BID® Daily Newsletter
Feb 8, 2023

BID® Daily Newsletter

Feb 8, 2023

Start Preparing for the FedNow Service

Summary: By 2H 2023, the Federal Reserve is expected to debut its instant payment service FedNow. The service is intended to work between financial institutions, in contrast to consumer-centric payment apps. We take a deep dive into the details.

Everywhere we look, technological advances are replacing older, less convenient, time-consuming alternatives. The cell phone took over from the landline. The internet has replaced commuting for many people. It’s easy to leave the house without cash because there are so many other ways to make purchases.
In the first half of 2023, the Federal Reserve is expected to debut an instant payment service for financial institutions (FIs). Called the FedNow℠ Service, it is intended to work between FIs, in contrast to non-bank-centric payment apps. FIs and their customers will be able to use the FedNow Service to make and receive payments instantly, and it will work 24x7x365.
"In a matter of months, the launch of the FedNow Service will establish a foundation that enables U.S. financial institutions to deliver safe and efficient instant payments to their customers,” said Connie Theien, head of industry relations for Federal Reserve Financial Services. “This signifies a major milestone in our collaborative industry effort to improve the U.S. payment system."
Types of Credit Transfer Available Through the FedNow Service

The FedNow Service works using a credit push only, though it also includes an optional request-for-payment function. It offers two kinds of credit transfers. The most common is the account credit transfer, which uses a simple credit push.
The second, less common credit transfer is a liquidity management transfer. Used to move money between FIs’ master accounts at the Fed level, these kinds of credit transfers let banks support each other around their liquidity needs and abilities when the Fed’s wire system is closed.
Sending and Receiving Options for FedNow Payments
FedNow participants can choose to only receive payments, which allows them to obtain payments from any FI that sends money over the FedNow network. Receive-only participants can send requests for payments, but aren’t able to receive requests for payments from other institutions. FIs can also choose to participate using credit transfer send and receive, plus the ability to receive requests for payment. The Fed anticipates that many institutions may start with one kind of participation — receive only, for instance — and eventually move to another, similar to what happened when ACH payments were new.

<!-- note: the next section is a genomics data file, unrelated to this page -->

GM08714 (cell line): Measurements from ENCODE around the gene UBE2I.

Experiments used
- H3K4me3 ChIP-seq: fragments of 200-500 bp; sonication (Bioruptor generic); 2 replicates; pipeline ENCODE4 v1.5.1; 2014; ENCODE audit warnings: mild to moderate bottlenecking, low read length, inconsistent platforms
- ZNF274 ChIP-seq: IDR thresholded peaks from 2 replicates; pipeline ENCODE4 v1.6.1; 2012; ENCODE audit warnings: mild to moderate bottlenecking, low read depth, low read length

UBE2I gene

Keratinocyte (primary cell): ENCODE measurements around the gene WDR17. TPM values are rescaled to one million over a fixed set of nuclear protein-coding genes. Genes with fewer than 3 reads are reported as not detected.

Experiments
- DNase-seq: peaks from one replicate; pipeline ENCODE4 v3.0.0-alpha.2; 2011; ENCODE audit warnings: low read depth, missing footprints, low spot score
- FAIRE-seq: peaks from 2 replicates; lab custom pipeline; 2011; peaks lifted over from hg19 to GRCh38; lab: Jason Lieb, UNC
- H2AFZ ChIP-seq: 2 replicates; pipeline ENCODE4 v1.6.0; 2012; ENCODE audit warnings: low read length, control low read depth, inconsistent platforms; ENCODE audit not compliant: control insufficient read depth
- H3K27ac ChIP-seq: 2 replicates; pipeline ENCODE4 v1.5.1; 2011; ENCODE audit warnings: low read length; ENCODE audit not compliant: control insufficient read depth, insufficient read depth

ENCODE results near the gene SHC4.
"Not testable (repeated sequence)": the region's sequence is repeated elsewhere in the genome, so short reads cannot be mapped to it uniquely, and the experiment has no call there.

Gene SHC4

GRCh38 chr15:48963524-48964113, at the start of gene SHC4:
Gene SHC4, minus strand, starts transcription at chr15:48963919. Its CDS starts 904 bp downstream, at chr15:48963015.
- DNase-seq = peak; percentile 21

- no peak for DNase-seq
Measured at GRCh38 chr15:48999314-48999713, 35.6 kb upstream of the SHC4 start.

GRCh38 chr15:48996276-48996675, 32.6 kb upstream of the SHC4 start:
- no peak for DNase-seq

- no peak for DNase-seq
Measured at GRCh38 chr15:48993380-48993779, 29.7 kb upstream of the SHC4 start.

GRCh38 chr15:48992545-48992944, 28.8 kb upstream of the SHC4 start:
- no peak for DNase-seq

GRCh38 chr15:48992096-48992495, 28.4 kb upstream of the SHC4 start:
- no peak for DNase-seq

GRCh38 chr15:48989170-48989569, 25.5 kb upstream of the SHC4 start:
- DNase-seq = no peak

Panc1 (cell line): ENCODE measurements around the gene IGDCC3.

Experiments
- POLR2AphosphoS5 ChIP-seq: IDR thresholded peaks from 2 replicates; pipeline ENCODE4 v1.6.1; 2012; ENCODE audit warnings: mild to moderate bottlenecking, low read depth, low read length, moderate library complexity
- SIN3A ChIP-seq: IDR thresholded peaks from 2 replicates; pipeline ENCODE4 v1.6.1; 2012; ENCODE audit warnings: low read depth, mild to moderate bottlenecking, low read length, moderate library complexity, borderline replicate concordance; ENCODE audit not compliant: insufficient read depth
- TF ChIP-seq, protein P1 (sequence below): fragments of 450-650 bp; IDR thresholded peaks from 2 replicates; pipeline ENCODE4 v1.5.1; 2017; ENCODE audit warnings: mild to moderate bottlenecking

Business Use Cases for Instant Payments

Although the FedNow Service will not officially launch until sometime this spring or early summer, some FIs have been participating in the FedNow Pilot Program. However, availability will be rolling out in a phased approach, with flexibility to adjust, augment, and add features in future releases.
Early instant payments may include the utility, telecom, insurance, higher education, and healthcare industries, as well as anyone handling payroll. That said, industry analysts expect a wide variety of use cases for the FedNow Service. Bill pay, transfers between accounts at different financial institutions or to brokerage accounts, and loading prepaid cards or mobile accounts are all anticipated uses. The new payments system will simplify account management and help users avoid late fees and manage cash flow — all desirable to a wide variety of individuals and businesses.
How CFIs Can Prepare for the FedNow Service

FIs can access the FedNow Service directly, through a core provider, via a payment processor, or by partnering with a banker’s bank or correspondent bank (such as PCBB). The service itself charges for both overall participation and different types of funds transfers. Individual providers may adjust that pricing model.
CFIs will want to consider the interface that accountholders will use to process payments. This interface will need the ability to process payments on behalf of accountholders, including posting the credits and debits necessary for accounts to reflect the transaction and communicate with the FedNow Service, all in real time. The real-time requirement means that most CFIs will use infrastructure that’s already in place in either their core or through a third-party provider that has this integration, such as a mobile or online banking provider.
They’ll also need to decide how to settle transactions. Larger FIs will likely settle transactions through their master account at the Fed’s regional bank. Most CFIs will partner with a correspondent, such as PCBB, to settle items through the correspondent’s master account. We also recommend reading through the Federal Reserve Bank’s readiness guide. This resource outlines how the platform will work and the steps each type of institution should take to prepare to use the FedNow Service.
Understanding the shape of what’s to come can help CFIs make the right decisions about participating in the FedNow Service. They can prepare by looking for a customer-facing solution and learning about the service’s back-end process. As a participant in the FedNow Service’s Pilot Program, PCBB can help answer any questions you have about implementing and using this upcoming payment service at your CFI.
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